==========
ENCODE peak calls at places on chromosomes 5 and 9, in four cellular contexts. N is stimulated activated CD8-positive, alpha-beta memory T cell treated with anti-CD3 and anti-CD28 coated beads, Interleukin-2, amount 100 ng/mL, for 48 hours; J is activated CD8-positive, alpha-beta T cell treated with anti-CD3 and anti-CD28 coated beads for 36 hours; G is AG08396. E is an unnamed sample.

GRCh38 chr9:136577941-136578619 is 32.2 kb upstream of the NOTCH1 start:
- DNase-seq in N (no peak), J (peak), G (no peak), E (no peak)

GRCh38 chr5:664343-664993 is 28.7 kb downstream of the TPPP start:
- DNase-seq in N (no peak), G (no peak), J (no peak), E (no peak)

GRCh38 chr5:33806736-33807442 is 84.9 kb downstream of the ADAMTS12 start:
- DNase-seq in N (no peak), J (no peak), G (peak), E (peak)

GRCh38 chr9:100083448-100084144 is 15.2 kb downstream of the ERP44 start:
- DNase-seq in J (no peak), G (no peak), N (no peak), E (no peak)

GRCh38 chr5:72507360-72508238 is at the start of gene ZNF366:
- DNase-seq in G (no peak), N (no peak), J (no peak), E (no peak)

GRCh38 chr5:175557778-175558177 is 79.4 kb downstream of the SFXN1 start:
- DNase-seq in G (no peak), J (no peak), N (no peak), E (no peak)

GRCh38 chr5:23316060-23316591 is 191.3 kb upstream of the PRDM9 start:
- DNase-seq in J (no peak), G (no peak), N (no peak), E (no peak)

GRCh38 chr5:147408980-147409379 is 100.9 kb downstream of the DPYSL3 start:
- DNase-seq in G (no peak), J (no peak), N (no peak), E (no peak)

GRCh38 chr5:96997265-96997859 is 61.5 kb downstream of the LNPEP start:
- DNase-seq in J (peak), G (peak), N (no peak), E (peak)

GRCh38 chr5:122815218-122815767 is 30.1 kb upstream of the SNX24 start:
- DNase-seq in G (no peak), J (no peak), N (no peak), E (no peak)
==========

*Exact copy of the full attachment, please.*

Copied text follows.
ENCODE peak calls at places on chromosomes 5 and 9, in four cellular contexts. N is stimulated activated CD8-positive, alpha-beta memory T cell treated with anti-CD3 and anti-CD28 coated beads, Interleukin-2, amount 100 ng/mL, for 48 hours; J is activated CD8-positive, alpha-beta T cell treated with anti-CD3 and anti-CD28 coated beads for 36 hours; G is AG08396. E is an unnamed sample.

GRCh38 chr9:136577941-136578619 is 32.2 kb upstream of the NOTCH1 start:
- DNase-seq in N (no peak), J (peak), G (no peak), E (no peak)

GRCh38 chr5:664343-664993 is 28.7 kb downstream of the TPPP start:
- DNase-seq in N (no peak), G (no peak), J (no peak), E (no peak)

GRCh38 chr5:33806736-33807442 is 84.9 kb downstream of the ADAMTS12 start:
- DNase-seq in N (no peak), J (no peak), G (peak), E (peak)

GRCh38 chr9:100083448-100084144 is 15.2 kb downstream of the ERP44 start:
- DNase-seq in J (no peak), G (no peak), N (no peak), E (no peak)

GRCh38 chr5:72507360-72508238 is at the start of gene ZNF366:
- DNase-seq in G (no peak), N (no peak), J (no peak), E (no peak)

GRCh38 chr5:175557778-175558177 is 79.4 kb downstream of the SFXN1 start:
- DNase-seq in G (no peak), J (no peak), N (no peak), E (no peak)

GRCh38 chr5:23316060-23316591 is 191.3 kb upstream of the PRDM9 start:
- DNase-seq in J (no peak), G (no peak), N (no peak), E (no peak)

GRCh38 chr5:147408980-147409379 is 100.9 kb downstream of the DPYSL3 start:
- DNase-seq in G (no peak), J (no peak), N (no peak), E (no peak)

GRCh38 chr5:96997265-96997859 is 61.5 kb downstream of the LNPEP start:
- DNase-seq in J (peak), G (peak), N (no peak), E (peak)

GRCh38 chr5:122815218-122815767 is 30.1 kb upstream of the SNX24 start:
- DNase-seq in G (no peak), J (no peak), N (no peak), E (no peak)